Home Up CASS IBN ATP DHT over NICE ABR Multicast HFR


[With Liviu Iftode, Associate Professor, Dept of Computer Science, Rutgers University, USA]

For more details, visit ATP Project Web Site

In a true ubiquitous environment, users should be allowed to change networks and hosts seamlessly and communication should continue even if the user is not available for a short period of time. Current Internet architecture offers a limited support for ubiquitous communication. In traditional TCP/IP, the connection is identified by the IP address of the end hosts and the user is bound to the same host during the connection lifetime. Although the mobile IP protocol provides a solution to the host mobility between different networks, a user is bound to a single host during the lifetime of a connection. As ubiquitous computing emerges, the user should become the focus of communication and not the end hosts.

 To achieve this goal, connections should be carried between users, independent from the host on which the user is located. Peer-to-peer lookup services provide a mechanism to map a content into a specific host and to query the location of this content in a peer-to-peer (P2P) network. Considering a user's endpoint as a content, a transport layer protocol over a P2P network uses the lookup service mechanism to locate the end hosts. The challenge is how to maintain a reliable connection between the users' endpoints as they roam in the environment moving from one host to another leading to a dynamic change of the user ID (content) to host mapping. In such an environment, data for the same connection can be produced at different hosts and consumed at multiple locations depending on the location of the user endpoint. In TCP , this mapping is static during the lifetime of the connection.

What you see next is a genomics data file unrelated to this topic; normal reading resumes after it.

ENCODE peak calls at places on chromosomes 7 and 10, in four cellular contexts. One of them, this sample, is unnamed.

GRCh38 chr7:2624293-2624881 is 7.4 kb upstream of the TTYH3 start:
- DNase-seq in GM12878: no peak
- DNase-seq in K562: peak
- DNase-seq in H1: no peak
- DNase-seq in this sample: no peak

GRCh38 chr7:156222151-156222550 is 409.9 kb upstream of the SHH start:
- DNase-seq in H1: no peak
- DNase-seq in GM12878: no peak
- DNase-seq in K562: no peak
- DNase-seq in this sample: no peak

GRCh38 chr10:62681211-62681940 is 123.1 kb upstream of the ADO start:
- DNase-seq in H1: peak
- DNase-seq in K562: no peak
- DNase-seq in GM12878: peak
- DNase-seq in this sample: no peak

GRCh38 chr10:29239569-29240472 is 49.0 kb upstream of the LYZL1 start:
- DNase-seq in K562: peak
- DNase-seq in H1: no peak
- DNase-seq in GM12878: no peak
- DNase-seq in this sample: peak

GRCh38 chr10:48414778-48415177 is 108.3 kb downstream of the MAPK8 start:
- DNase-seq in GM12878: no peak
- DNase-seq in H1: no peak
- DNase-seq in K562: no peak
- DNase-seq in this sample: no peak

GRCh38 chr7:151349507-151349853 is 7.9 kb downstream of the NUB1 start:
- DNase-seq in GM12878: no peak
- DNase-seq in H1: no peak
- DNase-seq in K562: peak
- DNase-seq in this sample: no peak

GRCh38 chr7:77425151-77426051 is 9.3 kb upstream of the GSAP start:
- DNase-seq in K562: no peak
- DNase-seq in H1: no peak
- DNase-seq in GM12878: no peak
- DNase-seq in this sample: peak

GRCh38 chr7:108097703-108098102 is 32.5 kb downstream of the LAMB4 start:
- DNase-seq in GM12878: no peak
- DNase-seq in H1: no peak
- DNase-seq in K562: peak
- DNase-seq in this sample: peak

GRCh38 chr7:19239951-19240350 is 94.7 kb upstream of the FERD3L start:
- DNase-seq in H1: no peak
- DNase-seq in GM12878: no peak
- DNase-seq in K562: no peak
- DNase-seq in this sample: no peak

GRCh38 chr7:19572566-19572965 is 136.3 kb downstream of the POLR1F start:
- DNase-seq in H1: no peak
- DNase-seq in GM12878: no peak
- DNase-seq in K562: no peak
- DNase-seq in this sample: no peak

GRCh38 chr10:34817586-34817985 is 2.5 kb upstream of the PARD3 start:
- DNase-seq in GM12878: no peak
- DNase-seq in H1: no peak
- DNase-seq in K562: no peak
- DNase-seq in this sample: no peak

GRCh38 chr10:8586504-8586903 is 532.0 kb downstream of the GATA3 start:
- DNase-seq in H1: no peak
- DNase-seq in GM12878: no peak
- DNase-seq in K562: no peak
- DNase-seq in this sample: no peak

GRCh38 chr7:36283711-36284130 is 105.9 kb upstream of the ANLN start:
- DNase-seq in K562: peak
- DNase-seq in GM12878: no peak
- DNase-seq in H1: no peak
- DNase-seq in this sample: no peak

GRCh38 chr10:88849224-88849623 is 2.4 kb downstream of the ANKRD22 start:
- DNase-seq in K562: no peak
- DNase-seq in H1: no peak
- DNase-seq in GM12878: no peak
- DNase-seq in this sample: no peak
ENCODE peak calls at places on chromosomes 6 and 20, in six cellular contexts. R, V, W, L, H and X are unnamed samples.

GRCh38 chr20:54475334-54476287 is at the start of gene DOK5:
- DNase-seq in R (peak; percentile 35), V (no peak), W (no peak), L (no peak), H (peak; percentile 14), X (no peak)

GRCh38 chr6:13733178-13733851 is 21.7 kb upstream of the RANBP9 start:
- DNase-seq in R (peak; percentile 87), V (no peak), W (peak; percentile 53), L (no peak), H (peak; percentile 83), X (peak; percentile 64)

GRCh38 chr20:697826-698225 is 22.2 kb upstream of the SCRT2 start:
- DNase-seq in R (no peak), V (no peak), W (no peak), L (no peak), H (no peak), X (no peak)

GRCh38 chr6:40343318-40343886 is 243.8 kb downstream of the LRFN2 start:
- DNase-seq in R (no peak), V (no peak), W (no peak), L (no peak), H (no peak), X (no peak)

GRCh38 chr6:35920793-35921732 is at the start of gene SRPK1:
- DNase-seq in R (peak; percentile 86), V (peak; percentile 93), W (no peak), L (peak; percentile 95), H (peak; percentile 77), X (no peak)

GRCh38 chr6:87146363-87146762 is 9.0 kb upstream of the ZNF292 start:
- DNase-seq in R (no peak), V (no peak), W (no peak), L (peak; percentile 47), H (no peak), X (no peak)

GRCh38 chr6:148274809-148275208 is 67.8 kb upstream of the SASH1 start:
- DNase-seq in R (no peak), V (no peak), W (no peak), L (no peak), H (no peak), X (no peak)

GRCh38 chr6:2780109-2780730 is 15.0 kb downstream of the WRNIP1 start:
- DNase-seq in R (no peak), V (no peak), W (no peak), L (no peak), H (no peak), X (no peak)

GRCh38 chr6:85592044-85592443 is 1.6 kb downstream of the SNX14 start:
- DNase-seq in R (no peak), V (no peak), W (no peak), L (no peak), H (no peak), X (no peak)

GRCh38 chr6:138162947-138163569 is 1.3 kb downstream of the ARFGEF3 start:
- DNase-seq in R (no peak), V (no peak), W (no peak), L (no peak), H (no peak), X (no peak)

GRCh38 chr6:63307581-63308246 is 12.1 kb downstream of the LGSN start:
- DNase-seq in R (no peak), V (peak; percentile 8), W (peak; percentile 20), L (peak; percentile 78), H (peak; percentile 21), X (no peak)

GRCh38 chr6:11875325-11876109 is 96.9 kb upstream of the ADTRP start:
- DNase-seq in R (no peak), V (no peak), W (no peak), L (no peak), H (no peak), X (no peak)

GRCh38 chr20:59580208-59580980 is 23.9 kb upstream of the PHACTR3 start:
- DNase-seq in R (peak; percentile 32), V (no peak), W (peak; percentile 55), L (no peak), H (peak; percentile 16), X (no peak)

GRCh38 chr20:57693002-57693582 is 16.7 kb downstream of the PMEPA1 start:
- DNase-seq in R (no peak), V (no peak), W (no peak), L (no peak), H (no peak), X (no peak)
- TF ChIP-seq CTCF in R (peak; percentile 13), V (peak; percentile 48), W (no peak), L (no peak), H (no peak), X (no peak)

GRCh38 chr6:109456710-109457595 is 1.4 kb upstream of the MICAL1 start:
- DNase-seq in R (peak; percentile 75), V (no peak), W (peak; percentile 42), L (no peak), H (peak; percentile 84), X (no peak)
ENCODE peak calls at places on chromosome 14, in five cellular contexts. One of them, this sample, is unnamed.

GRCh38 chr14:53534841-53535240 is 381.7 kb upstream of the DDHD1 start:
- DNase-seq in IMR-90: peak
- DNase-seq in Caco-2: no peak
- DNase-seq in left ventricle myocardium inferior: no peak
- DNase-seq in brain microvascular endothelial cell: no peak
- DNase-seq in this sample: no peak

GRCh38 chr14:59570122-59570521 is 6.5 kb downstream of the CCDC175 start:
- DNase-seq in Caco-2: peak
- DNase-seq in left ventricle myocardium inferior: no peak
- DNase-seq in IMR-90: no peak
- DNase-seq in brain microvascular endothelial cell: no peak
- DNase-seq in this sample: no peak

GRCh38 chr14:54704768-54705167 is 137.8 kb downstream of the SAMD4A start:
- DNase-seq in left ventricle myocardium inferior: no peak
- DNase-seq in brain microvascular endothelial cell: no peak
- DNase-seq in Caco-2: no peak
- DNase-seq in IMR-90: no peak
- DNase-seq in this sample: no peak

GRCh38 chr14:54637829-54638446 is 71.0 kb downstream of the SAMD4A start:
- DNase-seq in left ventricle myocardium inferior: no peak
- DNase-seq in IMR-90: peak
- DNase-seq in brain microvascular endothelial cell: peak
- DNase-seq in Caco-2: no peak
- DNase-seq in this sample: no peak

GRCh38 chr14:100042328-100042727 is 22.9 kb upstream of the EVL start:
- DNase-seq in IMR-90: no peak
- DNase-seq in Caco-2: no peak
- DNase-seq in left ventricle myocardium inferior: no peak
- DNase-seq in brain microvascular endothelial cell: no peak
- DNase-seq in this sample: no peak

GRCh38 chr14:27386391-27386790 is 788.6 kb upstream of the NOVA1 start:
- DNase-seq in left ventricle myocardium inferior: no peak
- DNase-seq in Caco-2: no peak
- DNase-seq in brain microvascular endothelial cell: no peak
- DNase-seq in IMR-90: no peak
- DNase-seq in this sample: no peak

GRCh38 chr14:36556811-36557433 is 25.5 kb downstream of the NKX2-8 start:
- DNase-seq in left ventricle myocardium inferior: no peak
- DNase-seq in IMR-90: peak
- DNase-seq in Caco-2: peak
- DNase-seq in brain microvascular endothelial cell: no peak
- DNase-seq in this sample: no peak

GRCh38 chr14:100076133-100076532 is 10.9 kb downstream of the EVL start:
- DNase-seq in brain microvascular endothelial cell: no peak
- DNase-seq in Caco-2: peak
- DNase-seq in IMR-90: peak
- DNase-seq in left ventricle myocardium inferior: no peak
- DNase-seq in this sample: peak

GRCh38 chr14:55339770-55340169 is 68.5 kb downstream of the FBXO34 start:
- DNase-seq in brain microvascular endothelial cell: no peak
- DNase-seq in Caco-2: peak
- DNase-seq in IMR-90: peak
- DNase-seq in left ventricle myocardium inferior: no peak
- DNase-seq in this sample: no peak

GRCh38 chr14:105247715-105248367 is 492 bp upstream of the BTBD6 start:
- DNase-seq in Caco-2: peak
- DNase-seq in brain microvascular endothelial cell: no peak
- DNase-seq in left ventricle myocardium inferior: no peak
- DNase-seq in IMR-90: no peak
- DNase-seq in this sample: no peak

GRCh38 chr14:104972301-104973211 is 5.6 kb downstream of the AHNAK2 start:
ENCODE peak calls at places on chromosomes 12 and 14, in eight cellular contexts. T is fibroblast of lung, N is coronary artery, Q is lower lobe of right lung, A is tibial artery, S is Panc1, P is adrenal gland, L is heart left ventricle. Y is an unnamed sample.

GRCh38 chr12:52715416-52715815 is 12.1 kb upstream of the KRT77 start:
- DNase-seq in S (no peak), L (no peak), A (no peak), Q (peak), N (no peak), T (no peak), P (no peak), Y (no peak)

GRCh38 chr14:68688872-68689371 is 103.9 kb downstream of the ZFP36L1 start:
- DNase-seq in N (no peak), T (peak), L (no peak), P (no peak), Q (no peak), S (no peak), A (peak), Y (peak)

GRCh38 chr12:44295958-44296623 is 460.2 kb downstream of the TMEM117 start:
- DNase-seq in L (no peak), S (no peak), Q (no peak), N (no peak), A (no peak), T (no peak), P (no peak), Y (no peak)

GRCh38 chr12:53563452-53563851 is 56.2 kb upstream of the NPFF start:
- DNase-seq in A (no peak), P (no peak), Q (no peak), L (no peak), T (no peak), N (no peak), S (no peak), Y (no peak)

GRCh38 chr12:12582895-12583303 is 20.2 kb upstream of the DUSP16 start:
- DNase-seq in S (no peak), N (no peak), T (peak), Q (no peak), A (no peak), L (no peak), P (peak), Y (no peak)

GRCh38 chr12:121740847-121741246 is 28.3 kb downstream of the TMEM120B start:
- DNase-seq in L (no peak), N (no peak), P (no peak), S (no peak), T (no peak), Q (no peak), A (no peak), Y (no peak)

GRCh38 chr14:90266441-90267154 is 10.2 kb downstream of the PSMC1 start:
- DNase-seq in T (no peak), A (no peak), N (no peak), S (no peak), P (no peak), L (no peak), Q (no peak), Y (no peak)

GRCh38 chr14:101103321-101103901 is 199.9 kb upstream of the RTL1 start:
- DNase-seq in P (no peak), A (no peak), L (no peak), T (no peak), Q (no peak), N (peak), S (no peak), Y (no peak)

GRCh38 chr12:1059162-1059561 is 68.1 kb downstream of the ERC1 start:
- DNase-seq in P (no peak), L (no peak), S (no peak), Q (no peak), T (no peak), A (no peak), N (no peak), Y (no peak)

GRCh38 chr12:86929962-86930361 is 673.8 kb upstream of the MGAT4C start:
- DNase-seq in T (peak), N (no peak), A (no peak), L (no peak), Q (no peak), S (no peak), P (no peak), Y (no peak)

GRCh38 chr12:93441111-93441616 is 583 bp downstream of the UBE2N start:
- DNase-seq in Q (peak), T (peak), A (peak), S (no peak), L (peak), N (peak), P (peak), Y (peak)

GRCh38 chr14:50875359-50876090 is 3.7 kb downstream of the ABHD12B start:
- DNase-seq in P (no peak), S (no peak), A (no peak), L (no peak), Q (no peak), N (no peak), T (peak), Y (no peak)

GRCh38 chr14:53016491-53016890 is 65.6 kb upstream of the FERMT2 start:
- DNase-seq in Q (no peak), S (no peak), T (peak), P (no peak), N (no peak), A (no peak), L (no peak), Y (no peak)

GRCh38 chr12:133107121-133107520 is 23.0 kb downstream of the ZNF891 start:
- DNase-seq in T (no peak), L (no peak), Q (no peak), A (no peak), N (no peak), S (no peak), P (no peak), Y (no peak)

In this project, we propose the Autonomous Transport Protocol (ATP). In ATP, autonomy allows dynamic endpoint relocation on different end hosts without disrupting the transport connection between them. The ATP has the following features:

* It does not enforce any naming scheme on the user application. The application is responsible for uniquely identifying the endpoint.

* The endpoints of a transport connection are defined as contents in the P2P network. This decouples the connection from the physical host where the user endpoint is located, and hence ensures autonomy.

* Mobility of the endpoints is handled via the P2P network by dynamically changing the mapping between the endpoint and the host. The ATP layer is responsible for moving segments to the destination and the acknowledgment to the source regardless of their current mapping in the P2P network.

* Since a P2P network is built as an overlay network, the ATP layer in the intermediate nodes between the source and destination endpoints can actively participate in the connection, for example, to buffer data for the destination endpoints during periods of unavailability.

* Data is transferred by a combination of active and passive operations, where the ATP layer of a node can decide whether to actively push the data to the destination or to passively wait for the destination endpoint to pull the data. The decision to whether to use the active or passive modes can be taken by a local policy on the node running the ATP protocol.

Current research directions include designing and evaluating different policies for the pull/push decision, designing and implementing applications over ATP, and enhancing the protocols to increase system security.

For more details, visit ATP Project Web Site